Our Savior Comes
Open Your Bible
Matthew 21:1-11, Zechariah 9:9
This morning I drove past the lake near our house, as I always do. Today the spring sun was especially bright, causing me to squint my eyes as the light poured through my driver’s side window. A dense layer of fog covered the water as far as I could see. Gulls danced in and out of the cloud-like mist, some resting still and peaceful on the glassy surface. The sun, the fog, the gulls, the water—the combination stunned me, caught that deep sigh in my chest and held it there a minute.
It was the second day in a row the lake looked exactly like this, and both times it brought worship to my lips:
I praise you, Lord, for you are the Creator God, the maker of the water and the birds, the sun and the mist, and the breath in my lungs. You are God, you are Lord, and I give you all of me today.
There was no analyzing my prayer outline or word choice, no time for false pretense or doubt. I’d seen a glimpse of the glory of the Lord, and immediate, unhindered praise felt like the only possible response.
Spontaneous worship sessions are not new to our Almighty God. Since the making of mankind and the dawn of creation, people and nature have praised Him. On this day recorded in Matthew 21, Jesus rode into Jerusalem on a donkey, and another chorus of praise erupted:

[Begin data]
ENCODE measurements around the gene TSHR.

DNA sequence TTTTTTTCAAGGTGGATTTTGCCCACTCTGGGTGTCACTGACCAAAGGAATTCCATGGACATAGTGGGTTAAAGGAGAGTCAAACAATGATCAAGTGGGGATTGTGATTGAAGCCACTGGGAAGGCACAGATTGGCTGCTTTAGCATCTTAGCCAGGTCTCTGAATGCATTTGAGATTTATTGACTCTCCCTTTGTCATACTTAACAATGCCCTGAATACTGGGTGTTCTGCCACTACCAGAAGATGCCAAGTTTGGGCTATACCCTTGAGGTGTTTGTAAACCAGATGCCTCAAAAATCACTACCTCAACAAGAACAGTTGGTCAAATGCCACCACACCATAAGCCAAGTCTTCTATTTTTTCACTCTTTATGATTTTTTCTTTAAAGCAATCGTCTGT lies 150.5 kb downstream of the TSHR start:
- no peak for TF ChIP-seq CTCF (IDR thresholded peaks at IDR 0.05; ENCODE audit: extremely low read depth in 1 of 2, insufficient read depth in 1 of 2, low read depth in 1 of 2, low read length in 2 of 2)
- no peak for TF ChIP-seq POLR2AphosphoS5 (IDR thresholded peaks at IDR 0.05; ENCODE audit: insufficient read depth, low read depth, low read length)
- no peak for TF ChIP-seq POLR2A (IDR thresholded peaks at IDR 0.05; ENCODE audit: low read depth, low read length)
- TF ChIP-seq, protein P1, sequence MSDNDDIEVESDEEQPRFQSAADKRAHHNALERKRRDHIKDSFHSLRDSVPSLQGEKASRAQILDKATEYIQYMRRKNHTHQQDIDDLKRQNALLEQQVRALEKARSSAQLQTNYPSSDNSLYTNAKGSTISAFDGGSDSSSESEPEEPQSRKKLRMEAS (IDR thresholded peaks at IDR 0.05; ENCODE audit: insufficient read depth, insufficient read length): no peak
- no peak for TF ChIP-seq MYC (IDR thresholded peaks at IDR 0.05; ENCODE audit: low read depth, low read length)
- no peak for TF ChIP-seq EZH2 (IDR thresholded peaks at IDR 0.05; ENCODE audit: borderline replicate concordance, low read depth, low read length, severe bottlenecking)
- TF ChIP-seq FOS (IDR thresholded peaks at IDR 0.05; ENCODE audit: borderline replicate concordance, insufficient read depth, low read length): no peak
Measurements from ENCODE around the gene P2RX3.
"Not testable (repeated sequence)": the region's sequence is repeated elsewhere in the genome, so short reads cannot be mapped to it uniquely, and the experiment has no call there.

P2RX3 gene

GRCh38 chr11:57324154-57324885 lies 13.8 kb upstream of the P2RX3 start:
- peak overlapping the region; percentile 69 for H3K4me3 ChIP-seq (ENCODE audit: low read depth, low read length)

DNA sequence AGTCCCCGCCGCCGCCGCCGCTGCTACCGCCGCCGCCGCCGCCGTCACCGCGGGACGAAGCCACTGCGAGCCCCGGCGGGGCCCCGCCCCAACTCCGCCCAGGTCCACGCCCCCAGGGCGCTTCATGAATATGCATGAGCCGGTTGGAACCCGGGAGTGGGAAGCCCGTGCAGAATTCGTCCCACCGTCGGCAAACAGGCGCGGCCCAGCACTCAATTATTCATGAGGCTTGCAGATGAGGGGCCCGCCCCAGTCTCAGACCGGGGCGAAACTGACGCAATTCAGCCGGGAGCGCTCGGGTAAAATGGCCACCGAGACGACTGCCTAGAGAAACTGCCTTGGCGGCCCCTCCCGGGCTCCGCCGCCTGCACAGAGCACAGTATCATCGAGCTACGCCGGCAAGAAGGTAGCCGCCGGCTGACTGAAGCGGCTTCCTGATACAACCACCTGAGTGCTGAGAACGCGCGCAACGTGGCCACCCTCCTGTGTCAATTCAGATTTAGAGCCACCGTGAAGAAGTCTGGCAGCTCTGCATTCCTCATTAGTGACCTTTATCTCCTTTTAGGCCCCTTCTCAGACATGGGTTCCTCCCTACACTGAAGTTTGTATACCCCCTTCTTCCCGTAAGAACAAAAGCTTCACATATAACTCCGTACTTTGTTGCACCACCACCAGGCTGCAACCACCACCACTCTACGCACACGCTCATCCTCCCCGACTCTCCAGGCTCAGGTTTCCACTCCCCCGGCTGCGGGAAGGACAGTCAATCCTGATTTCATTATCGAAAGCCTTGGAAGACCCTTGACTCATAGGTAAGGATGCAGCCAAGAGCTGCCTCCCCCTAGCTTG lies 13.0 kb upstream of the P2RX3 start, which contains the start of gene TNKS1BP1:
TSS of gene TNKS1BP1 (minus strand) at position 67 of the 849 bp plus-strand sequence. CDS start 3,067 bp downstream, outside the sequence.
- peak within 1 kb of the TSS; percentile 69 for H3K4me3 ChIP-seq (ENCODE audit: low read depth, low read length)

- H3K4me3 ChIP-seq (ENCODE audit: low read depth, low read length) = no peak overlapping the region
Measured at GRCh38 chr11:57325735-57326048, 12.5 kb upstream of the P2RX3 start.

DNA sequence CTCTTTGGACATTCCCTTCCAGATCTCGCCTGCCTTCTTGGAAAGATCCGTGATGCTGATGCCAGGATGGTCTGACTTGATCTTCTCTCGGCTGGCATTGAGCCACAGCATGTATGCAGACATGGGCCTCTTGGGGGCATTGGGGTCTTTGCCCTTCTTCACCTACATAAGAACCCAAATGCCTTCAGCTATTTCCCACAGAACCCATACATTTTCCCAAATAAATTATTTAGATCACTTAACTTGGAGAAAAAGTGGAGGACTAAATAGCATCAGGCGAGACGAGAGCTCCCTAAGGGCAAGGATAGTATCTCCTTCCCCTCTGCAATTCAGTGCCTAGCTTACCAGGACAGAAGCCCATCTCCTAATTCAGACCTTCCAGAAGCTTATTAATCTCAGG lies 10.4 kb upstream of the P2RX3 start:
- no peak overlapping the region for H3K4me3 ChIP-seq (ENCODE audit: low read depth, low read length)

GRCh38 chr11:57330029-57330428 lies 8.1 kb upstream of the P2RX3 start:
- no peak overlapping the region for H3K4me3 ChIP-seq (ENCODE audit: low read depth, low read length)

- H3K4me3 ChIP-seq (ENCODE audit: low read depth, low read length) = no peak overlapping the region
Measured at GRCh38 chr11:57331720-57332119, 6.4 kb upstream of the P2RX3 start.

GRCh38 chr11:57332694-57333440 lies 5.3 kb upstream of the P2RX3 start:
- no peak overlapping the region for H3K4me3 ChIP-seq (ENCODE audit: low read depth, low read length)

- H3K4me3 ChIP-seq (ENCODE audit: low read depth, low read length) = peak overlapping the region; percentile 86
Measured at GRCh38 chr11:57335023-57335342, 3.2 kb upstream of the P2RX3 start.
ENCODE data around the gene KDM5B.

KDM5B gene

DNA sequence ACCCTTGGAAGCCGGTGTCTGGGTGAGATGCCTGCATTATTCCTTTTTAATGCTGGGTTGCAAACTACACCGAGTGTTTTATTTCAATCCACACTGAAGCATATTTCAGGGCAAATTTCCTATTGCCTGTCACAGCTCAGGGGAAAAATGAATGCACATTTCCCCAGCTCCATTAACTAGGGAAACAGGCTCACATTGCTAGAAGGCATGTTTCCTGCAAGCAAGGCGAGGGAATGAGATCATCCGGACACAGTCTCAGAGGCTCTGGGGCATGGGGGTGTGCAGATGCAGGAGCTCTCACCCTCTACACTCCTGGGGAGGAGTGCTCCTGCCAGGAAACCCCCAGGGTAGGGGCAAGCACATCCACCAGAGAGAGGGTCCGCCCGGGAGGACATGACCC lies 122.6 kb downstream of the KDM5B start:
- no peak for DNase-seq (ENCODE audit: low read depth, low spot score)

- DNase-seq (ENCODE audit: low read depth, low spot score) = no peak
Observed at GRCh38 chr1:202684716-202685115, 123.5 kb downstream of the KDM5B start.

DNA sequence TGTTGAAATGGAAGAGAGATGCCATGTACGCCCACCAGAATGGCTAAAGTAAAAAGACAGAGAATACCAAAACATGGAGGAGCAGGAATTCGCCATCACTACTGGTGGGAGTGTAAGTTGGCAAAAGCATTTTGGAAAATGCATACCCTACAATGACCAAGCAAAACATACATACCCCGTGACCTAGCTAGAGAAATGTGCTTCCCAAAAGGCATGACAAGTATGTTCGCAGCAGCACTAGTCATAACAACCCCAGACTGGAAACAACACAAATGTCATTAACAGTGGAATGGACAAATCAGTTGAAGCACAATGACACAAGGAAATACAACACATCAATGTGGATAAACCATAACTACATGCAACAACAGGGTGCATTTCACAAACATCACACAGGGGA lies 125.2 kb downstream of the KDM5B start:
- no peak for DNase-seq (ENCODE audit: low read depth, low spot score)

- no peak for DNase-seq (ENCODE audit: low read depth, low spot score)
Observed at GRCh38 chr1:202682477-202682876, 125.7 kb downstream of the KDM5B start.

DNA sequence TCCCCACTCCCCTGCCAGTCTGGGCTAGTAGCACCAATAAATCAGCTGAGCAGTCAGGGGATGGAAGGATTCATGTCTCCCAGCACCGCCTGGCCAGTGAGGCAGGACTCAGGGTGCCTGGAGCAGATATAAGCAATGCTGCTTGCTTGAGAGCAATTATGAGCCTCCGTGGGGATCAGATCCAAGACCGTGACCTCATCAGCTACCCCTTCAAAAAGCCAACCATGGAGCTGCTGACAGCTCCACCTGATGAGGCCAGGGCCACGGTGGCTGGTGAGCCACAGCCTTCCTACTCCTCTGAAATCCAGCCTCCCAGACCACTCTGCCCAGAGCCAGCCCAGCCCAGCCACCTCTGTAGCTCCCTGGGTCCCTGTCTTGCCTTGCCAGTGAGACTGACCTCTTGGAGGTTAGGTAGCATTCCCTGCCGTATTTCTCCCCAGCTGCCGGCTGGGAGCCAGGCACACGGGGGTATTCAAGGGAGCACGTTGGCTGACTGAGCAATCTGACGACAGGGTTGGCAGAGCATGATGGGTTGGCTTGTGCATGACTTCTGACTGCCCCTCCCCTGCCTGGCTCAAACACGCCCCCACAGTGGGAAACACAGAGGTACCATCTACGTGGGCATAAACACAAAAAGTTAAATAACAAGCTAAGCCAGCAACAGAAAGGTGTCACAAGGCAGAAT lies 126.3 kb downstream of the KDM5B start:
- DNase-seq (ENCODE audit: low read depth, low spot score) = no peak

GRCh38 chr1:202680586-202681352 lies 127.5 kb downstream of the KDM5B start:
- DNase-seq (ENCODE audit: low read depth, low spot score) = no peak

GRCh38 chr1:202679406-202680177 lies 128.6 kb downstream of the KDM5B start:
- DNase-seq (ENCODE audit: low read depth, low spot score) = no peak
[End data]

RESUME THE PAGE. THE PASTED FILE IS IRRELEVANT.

Hosanna to the Son of David!
Blessed is he who comes in the name
of the Lord!
Hosanna in the highest heaven! (v. 9).
As Luke’s Gospel tells it, “the whole crowd of the disciples began to praise God joyfully with a loud voice for all the miracles they had seen” (Luke 19:37). Miracles—plural. Many of them. These people who had been following Jesus had seen evidence that this was not just a man. This man was the Son of God. They had seen glimpses of His glory, and it led them to worship.
Luke also records that as Jesus rode on toward the gates of Jerusalem that day—toward the death due every single human but Him—He also wept for its brokenness. He cried for those who did not recognize the Messiah in their midst (Luke 19:44).
The Savior had come, but they did not know Him.
As we enter Holy Week on this Palm Sunday, may we see Jesus for who He is. May we read with clear eyes and open hearts the Gospel account of these days and events that are the foundation of our faith. And may we worship the One at the center of it all.
Blessed is He who comes in the name of the Lord! Blessed is Jesus, who comes to save us.